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The 7 Spiritual Practices of Marriage

The 7 Spiritual Practices of Marriage: Your Guide to Creating a Deep and Lasting Love
by Kevin Anderson, PhD 
Monclova, OH: CLB Press, 2005 
222 pages
Reviewed by Sheila Otto

Have you spent time with a directee who would like to engage his or her spouse in a deeper way? Perhaps a directee who wants to share their spiritual journey, but is not sure how to invite the same in a spouse who has a different understanding of spirituality, perhaps even a different faith tradition. Award-winning author, poet, practicing psychologist, Kevin Anderson has written a book that could be the book you are seeking. Anderson is also the author of Divinity in Disguise (2003), which was selected as one of the best spiritual books of 2003 by Spirituality and Health 7 Spiritual Practices of Marriage is organized so that each of the seven practices is accessible in the event that a couple wants to work on a single aspect at a time. The language is conversational, the ideas are well-grounded (with references and extensive reading recommendations), and the suggestions are easy to follow. Anderson uses examples from real life, and the humor is light enough to give rise to a laugh—or groan—to reinforce each of the seven steps. The margins are sprinkled with diverse quotations from marriage experts, philosophers, mystics and saints. magazine. This new book will be welcomed by couples, those who work with couples, and spiritual directors. It offers a clear approach to building an extraordinary marriage. Using the Asian greeting “Namaste” (the God within me salutes the God in you) as the basis for creating a marriage based on mutual respect, Anderson carefully develops seven spiritual practices that would enrich any marriage regardless of the couple’s particular religious tradition. Anderson’s work with couples has convinced him that those who base their relationship on deep respect can transform an ordinary relationship into an extraordinary one with a commitment to work together. The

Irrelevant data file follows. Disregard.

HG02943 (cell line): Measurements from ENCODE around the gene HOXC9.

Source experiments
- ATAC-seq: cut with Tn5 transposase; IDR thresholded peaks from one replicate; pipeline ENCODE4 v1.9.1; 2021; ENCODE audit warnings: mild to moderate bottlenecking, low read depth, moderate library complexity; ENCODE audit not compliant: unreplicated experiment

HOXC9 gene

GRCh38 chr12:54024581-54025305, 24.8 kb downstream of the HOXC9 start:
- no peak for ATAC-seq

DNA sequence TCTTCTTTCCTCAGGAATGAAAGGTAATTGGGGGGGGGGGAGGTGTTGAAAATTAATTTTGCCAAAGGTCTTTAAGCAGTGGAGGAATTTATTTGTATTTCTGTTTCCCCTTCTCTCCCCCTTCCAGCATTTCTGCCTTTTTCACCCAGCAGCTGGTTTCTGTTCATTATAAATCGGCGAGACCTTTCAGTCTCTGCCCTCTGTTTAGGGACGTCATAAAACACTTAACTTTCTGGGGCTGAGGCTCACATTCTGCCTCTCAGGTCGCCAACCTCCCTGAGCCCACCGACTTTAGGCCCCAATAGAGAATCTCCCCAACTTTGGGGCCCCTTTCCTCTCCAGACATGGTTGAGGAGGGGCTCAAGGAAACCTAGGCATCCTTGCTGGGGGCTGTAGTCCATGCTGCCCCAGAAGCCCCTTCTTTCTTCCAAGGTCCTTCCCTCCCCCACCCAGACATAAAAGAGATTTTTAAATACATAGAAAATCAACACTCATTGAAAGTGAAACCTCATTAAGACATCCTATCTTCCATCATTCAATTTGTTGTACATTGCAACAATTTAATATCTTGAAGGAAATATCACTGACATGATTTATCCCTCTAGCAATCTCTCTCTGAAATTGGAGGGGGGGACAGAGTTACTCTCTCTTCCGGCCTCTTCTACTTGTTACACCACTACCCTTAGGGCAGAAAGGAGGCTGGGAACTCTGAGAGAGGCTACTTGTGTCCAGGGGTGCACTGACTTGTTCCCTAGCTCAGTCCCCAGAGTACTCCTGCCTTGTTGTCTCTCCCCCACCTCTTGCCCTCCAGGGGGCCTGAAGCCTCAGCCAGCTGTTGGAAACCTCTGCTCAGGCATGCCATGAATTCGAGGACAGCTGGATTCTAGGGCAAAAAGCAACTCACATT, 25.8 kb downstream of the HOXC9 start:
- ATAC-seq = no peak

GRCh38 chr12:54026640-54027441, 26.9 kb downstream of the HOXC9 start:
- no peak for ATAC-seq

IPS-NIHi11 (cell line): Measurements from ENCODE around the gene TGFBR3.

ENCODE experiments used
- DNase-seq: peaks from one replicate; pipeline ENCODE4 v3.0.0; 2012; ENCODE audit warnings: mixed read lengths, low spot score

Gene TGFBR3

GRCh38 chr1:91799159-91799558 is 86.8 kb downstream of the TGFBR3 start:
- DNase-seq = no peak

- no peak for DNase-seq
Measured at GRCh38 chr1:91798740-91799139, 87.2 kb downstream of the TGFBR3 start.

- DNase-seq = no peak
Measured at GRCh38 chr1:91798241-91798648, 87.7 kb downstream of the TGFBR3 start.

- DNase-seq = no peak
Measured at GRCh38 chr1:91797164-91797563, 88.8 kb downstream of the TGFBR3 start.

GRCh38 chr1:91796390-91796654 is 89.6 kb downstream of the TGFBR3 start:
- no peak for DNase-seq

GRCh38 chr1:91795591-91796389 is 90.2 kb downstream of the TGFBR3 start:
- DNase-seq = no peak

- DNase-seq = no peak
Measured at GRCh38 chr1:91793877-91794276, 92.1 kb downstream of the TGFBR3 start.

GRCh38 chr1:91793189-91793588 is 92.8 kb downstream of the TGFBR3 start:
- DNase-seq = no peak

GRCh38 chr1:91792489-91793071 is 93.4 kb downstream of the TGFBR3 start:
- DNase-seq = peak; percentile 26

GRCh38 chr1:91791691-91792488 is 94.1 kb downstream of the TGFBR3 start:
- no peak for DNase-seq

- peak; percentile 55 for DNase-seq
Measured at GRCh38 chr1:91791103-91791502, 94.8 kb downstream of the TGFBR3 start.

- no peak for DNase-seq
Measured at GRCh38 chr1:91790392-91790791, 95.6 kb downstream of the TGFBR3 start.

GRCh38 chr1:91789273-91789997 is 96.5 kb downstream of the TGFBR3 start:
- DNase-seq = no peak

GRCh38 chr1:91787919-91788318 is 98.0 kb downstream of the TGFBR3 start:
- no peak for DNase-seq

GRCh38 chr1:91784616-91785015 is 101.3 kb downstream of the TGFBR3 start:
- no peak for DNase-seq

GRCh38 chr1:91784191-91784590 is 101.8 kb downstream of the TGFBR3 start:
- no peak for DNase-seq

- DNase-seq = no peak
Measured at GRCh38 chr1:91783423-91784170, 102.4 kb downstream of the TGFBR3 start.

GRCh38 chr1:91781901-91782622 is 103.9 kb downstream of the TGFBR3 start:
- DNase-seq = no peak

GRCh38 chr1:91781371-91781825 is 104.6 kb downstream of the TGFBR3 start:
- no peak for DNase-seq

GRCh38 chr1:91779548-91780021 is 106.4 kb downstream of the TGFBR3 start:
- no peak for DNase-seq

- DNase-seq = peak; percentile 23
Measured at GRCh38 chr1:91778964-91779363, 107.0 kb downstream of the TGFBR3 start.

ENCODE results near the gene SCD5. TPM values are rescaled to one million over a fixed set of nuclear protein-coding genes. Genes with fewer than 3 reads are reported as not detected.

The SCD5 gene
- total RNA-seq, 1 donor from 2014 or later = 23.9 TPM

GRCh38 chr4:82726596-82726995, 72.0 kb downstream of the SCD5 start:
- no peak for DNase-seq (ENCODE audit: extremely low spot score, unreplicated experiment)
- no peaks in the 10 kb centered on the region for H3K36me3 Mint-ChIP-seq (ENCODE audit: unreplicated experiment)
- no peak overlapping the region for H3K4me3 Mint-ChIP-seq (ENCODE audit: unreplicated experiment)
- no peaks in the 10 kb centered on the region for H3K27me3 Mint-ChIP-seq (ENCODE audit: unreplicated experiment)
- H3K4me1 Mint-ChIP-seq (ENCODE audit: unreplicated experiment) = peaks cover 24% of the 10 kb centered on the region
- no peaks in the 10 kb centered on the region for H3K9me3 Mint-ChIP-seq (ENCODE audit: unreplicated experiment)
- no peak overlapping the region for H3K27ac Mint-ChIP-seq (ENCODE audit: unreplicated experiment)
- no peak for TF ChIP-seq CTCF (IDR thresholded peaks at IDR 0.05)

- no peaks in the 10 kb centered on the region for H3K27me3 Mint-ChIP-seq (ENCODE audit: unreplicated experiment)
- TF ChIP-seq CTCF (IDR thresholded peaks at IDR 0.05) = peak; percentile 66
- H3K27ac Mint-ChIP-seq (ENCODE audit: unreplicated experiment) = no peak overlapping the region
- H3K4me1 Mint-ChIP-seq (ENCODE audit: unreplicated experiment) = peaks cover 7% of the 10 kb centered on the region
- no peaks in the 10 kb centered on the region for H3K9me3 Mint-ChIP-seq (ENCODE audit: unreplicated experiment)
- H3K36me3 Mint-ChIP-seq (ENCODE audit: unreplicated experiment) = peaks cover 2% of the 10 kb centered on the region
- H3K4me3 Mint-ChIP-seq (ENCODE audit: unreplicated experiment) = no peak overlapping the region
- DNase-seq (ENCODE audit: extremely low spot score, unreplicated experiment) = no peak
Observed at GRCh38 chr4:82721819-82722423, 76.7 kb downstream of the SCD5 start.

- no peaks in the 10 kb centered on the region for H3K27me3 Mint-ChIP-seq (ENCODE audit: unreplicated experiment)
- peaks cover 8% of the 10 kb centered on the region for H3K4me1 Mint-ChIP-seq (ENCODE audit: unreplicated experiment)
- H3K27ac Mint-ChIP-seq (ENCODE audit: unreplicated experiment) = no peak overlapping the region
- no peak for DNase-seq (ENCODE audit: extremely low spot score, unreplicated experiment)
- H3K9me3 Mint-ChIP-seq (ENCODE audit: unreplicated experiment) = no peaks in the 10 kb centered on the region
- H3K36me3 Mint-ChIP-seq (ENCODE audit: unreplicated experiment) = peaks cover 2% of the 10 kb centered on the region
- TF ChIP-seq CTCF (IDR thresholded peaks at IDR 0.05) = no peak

The chapter entitled, “Give-Up the Search for the Perfect Lover,” is one of the clearest, non-technical explanations of the Myers-Briggs Type Indicator that I’ve seen, and should make it easy for couples to grasp its application in their own marriage. Many clever ideas are offered to help remember what is important in marriage. “MIM’s” are “Marriage Investment Moments” and an acronym for remembering the seven spiritual practices using “Namaste” is: 
N: Need a shared vision. 
A: Always stay connected. 
M: Make conflict a path to intimacy. 
A: Accept and affirm my spouse “as is.” 
S: Stay focused on working on the “I” in marriage, not trying to change my spouse.
T: Treat sex as a sacred gift exchange. 
E: Extraordinary grace is hidden in the ordinary.

Reading The 7 Spiritual Practices of Marriage gave me several hints for my own marriage of forty-seven years. I have given it to our married children, and surprisingly found inspiration for a talk I was putting together for a group of women religious. I can’t ask for more from a book on marriage. It is a book to enrich communication and deepen spiritual practice for couples regardless of faith tradition.

Sheila Otto is a wife, mother, and grandmother, dividing her time between Toledo, Ohio, USA and Breckenridge, Colorado, USA. She and her husband introduced Marriage Encounter to the Toledo area which accounts for her interest in good marriage and spirituality literature. She retired from college public relations and has offered spiritual direction, retreats, and story telling for twenty years. As a clown she is known as “Namaste.”

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